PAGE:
For John, BLUF: We don't need no stinking math. Nothing to see here; just move along.
Here is the sub-headline:
Some things in life are objective and rational, and that’s perfectly okay.
From National Review, by Katherine Timpf, 20 June 2018.
Here is the lede plus five:
According to a new textbook written by a professor at the University of Exeter, learning mathematics can cause “collateral damage” to society because it “provides a training in ethics-free thought.”I guess the solution is to stop teaching math in school, although still teach counting, so we can tell ages and book page numbers. And the knowledge of making change. But, leave anything else up to a Secret Society. The initiates would learn the secrets of quadratic equations and trigonometry and geometry and things beyond.
“Reasoning without meanings provides a training in ethics-free thought,” Paul Ernest writes in “The Ethics of Mathematics: Is Mathematics Harmful?” — a chapter of his book The Philosophy of Mathematics Education Today.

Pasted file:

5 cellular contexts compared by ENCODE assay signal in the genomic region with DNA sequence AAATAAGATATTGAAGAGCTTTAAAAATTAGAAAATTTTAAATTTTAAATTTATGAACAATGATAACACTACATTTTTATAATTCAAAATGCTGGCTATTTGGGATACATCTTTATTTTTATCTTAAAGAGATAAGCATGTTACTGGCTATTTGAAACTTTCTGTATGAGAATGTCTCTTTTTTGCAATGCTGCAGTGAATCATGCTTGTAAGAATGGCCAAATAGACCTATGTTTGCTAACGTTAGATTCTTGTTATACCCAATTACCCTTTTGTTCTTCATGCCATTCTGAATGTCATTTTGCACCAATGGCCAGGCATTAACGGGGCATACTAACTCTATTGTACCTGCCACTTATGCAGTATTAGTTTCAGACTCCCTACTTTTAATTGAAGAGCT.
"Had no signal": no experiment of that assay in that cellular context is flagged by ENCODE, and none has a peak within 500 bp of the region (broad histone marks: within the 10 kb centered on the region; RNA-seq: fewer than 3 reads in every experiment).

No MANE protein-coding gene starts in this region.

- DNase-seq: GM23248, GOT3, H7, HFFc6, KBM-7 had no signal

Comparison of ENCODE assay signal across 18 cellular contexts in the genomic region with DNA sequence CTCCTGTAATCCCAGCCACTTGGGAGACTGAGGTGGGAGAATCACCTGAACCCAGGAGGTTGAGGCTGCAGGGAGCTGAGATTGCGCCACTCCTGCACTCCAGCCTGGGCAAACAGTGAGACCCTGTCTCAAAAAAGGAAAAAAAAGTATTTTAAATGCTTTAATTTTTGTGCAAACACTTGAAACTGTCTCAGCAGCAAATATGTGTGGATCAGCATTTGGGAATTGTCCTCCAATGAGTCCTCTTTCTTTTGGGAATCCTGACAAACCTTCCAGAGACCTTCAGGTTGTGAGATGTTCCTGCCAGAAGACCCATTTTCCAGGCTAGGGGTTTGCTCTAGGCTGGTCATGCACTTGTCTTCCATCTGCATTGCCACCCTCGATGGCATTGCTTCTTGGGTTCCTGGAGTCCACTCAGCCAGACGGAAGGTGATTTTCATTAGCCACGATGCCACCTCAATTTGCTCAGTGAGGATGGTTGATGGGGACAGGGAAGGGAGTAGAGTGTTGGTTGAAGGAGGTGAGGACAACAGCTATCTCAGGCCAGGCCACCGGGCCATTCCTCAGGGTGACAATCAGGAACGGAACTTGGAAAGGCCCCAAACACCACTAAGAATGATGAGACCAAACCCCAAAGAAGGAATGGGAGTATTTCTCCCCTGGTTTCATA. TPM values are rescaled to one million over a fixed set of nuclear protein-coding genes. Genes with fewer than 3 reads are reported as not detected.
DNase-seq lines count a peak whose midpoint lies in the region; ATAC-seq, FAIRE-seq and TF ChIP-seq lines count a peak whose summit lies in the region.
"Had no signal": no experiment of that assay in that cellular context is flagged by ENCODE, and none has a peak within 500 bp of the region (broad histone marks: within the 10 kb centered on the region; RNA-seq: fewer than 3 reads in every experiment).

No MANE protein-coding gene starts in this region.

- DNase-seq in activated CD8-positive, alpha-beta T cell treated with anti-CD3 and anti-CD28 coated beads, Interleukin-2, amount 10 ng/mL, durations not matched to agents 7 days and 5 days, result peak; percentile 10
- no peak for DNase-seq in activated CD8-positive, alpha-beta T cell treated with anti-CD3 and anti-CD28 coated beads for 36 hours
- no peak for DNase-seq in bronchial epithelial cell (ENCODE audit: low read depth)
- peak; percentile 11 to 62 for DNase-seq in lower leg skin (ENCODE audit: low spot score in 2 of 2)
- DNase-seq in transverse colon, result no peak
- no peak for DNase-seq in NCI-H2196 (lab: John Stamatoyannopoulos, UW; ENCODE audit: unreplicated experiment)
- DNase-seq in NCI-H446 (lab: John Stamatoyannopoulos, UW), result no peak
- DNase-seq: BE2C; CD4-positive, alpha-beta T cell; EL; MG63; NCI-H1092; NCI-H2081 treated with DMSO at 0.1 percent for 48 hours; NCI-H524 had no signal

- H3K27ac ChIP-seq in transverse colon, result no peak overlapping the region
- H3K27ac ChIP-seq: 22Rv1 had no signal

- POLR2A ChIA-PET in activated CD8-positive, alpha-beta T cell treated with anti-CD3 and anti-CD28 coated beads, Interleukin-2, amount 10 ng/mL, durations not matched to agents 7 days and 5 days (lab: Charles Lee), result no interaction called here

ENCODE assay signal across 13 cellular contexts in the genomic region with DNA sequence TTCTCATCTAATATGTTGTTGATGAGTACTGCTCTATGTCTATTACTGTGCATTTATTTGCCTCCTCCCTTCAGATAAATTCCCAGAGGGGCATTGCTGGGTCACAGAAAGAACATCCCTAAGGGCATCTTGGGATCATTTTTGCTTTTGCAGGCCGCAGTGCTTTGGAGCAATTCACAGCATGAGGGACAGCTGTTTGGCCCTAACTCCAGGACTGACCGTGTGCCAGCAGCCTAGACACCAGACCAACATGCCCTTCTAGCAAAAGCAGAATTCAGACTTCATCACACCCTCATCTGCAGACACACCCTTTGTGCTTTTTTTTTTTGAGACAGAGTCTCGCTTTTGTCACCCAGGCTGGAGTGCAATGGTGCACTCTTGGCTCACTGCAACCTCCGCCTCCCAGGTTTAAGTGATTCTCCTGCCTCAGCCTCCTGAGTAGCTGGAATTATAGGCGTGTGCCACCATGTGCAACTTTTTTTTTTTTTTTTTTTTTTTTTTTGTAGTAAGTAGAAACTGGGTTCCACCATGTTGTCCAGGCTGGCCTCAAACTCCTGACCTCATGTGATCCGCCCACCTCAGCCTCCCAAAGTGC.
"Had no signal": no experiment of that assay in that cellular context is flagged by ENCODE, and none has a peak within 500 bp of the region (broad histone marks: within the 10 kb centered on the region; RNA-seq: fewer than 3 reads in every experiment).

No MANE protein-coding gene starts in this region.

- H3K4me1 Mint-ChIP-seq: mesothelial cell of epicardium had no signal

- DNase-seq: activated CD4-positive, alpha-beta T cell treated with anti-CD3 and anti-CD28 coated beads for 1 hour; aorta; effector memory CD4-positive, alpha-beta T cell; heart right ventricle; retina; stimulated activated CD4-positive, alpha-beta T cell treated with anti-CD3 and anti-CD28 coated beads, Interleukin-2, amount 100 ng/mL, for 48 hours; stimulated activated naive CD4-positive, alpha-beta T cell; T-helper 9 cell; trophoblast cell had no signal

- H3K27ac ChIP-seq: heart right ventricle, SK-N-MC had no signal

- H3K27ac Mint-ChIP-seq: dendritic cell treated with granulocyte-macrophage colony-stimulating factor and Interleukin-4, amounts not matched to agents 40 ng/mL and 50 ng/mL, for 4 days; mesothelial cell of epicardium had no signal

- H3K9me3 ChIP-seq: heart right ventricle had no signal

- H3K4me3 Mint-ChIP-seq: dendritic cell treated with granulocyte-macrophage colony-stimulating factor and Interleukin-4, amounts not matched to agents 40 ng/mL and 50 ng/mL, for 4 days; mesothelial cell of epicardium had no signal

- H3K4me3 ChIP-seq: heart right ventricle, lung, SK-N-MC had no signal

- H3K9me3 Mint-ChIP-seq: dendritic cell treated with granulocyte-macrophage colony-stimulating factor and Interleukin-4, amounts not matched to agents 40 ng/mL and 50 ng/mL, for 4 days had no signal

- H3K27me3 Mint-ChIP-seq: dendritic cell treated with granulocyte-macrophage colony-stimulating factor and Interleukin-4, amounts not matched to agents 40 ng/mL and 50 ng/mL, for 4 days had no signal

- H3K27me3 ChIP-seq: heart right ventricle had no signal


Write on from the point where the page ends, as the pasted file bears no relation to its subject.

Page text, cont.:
In an abstract for the book, Ernest claims that although he does “acknowledge that mathematics is a widespread force for good,” “there is significant collateral damage caused by learning mathematics.”
According to Ernest, this “collateral damage” happens in three ways. First, he argues, the styles of thinking involved with mathematics are “detached” and “calculated” ones, which value “rules, abstraction, objectification, impersonality, unfeelingness, dispassionate reason, and analysis” — which he claims “can be damaging when applied beyond mathematics to social and human issues.”
The second problem, he explains, is that “the applications of mathematics in society can be deleterious to our humanity unless very carefully monitored and checked.”
“Money and thus mathematics is the tool for the distribution of wealth,” he writes. “It can therefore be argued that as the key underpinning conceptual tool mathematics is implicated in the global disparities in wealth.”
Finally, Ernest claims, “the personal impact of learning mathematics on learners’ thinking and life chances can be negative for a minority of less successful students, as well as potentially harmful for successful students.” Ernest continues to explain that math is often viewed as “masculine,” and that that can essentially make it difficult for women to deal with learning it.
By the way, the book is another overpriced item out of academia. Don't buy it, even in the Kindle version.
Hat tip to the InstaPundit.
Regards — Cliff